The epitome of the condition humaine is humankind's need to overestimate the role it plays in the history of the universe.


With the same relentless force, humans are constantly preoccupied with perpetuating (the image of) their Self. When children, we live in the illusion that we are immortal, and as on the way to adolescence we gradually loose this innocent illusion, we seem to be programmed to grow an (often malignant) Ego in our minds instead, an alter persona, who exists at yonder side and is there to stay, and of which we are merely a temporary manifestation.

Like thneeds, religion often is the answer here. A-fine-something-that-all-people needs.

But being eternal in a spiritual sense falls well short of soothing our eternity-seeking minds and fulfilling our very existential drift to exist and keep existing. Hence, we need perpetuation on all levels available.

Here is where first the preservative and then the funerary industries come in. We stare blindly at youth in all its illusory guises, yet we keep saving accounts to fund future events that will, or should, be effectuated by those we leave behind, and are solely aimed at perpetuating our existence as much as possible – while at the same time eternalizing their memories of us, keeping alive their pain of separation, and forfeiting their chance to get on with their lives.

In preparation of passing on, instead of living the moment and sharing our time and knowledge and insights with those around us, we do everything we can to prepare ourselves for being missed by our loved ones as much and heartbreakingly as is within our reach to prepare for.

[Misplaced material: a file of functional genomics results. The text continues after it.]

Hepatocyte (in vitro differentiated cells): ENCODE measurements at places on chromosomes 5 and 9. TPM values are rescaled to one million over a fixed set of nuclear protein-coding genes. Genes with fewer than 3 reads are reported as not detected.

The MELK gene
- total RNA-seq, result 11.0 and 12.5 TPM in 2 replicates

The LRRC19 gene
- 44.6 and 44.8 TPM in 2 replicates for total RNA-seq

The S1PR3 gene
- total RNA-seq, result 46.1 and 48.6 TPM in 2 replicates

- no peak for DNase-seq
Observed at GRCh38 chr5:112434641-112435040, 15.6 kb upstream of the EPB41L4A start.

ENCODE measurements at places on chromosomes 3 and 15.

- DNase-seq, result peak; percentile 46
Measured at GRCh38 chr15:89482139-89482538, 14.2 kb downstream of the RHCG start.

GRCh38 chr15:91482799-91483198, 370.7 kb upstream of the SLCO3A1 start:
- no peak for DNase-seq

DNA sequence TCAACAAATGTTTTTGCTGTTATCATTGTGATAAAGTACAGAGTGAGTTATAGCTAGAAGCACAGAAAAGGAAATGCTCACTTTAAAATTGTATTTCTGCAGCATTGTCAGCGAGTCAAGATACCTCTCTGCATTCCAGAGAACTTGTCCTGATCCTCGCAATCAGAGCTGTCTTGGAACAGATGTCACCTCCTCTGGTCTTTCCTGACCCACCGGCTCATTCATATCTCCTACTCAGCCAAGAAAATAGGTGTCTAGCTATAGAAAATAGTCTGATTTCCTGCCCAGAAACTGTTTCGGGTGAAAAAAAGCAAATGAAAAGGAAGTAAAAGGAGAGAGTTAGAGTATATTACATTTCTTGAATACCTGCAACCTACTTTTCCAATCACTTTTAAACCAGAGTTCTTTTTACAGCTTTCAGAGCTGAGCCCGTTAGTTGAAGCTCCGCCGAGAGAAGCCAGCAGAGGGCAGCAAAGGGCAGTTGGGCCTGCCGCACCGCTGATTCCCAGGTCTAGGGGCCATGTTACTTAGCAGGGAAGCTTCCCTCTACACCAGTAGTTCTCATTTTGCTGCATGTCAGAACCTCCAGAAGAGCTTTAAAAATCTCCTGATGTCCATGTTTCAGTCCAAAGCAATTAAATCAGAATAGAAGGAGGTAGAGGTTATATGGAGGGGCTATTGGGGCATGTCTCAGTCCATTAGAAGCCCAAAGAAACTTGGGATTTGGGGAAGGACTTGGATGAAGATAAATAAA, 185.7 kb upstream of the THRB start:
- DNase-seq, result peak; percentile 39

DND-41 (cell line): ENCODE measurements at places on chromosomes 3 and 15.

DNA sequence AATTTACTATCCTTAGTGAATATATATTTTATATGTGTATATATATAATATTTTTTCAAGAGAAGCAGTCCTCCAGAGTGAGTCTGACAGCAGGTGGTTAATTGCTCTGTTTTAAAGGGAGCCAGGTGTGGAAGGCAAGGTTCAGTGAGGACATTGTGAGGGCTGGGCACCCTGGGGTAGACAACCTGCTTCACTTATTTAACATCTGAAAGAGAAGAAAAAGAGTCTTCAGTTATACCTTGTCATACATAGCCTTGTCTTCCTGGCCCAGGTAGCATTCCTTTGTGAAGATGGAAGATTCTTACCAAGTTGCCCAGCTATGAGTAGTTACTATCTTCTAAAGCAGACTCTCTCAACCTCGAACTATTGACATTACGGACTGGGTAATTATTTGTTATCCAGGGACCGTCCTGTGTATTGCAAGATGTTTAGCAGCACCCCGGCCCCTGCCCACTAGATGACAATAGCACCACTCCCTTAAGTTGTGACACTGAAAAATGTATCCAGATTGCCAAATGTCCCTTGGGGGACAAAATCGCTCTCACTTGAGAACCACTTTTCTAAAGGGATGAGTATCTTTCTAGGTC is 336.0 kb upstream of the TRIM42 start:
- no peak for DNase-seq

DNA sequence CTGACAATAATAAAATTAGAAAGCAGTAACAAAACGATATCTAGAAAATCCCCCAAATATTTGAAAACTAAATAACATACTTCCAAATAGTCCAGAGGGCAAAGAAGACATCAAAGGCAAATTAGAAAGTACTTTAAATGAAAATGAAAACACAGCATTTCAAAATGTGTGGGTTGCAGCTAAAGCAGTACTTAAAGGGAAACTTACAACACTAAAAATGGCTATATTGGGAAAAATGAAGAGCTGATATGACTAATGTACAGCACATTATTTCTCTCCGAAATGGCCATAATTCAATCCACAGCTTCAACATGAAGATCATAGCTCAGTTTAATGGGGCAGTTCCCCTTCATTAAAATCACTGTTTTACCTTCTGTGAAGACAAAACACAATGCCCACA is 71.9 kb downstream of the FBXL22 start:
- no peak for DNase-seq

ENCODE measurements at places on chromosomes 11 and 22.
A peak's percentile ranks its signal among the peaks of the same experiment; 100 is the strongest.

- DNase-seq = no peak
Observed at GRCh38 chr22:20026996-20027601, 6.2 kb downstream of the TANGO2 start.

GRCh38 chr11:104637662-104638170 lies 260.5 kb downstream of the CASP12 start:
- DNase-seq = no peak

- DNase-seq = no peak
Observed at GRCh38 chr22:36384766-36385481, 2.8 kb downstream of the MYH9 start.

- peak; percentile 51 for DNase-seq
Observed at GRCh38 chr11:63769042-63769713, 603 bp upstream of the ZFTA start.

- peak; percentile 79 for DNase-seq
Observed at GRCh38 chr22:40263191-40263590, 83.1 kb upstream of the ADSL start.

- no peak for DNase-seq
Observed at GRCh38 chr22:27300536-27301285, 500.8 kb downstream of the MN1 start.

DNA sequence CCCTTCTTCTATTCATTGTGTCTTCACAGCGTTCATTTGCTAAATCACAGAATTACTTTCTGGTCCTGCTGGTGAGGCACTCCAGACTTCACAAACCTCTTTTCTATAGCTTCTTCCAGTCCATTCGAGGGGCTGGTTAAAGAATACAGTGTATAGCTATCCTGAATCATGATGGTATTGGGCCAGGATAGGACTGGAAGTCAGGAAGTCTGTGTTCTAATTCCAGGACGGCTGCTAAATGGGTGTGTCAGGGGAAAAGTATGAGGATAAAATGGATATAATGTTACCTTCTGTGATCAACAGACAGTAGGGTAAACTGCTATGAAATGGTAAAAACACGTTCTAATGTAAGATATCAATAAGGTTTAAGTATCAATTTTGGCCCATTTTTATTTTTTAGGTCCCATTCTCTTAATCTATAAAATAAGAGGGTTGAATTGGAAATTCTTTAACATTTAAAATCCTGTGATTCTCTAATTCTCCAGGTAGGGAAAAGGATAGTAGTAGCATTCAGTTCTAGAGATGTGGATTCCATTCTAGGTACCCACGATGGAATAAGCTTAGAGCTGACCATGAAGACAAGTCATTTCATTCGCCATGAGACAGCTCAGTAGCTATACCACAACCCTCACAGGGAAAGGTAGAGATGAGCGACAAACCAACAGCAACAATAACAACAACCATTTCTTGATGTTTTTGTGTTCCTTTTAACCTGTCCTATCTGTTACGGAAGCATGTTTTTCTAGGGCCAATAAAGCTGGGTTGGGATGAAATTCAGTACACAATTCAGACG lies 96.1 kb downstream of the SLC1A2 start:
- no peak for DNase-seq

Like uniqueness, irreplaceability brings unforgettable poetry in its trail.

Here is the Tamil poet Subramanya Bharathiya:

தேனை மறந்திருக்கும் வண்டும் - ஒளிச் சிறப்பை மறந்துவிட்ட பூவும் - வானை மறந்திருக்கும் பயிறும் - இந்த வையம் முழுதுமில்லை தோழி  

Cannot be found in the whole wide world: Bees that have forgotten all about honey, Flowers unaware of the splendour of light, Crops oblivious to the blue expanse of the sky.

... ஆசைமுகம் மறந்து போச்சே – இதை யாரிடம் சொல்வேனடி தோழி? - நேசம் மறக்கவில்லை நெஞ்சம் – எனில் நினைவு முகம் மறக்கலாமோ? - கண்ணன் முகம் மறந்துபோனால் – இந்த கண்களிருந்து பயனுண்டோ? - வண்ணப் படமுமில்லை கண்டாய் – இனி வாழும் வழியென்னடி தோழி?

... and yet, I have forgotten your lovely face, whom shall I share my grief with? My heart still abounds with your love, but your face, alas, is gone forever. If I forget the face of Krishna, then what is the use of my eyes? Mother: I no longer possess your photograph, now what is left in life?


Like uniqueness, irreplaceability is a deep dark well.

Like uniqueness, irreplaceability is an unlimited source of suffering.

As Bob Dylan knew and sang so well in 1961, feelings of irreparable loss and existential Schmerz turn us humans into men of constant sorrow, who have seen trouble all of our days.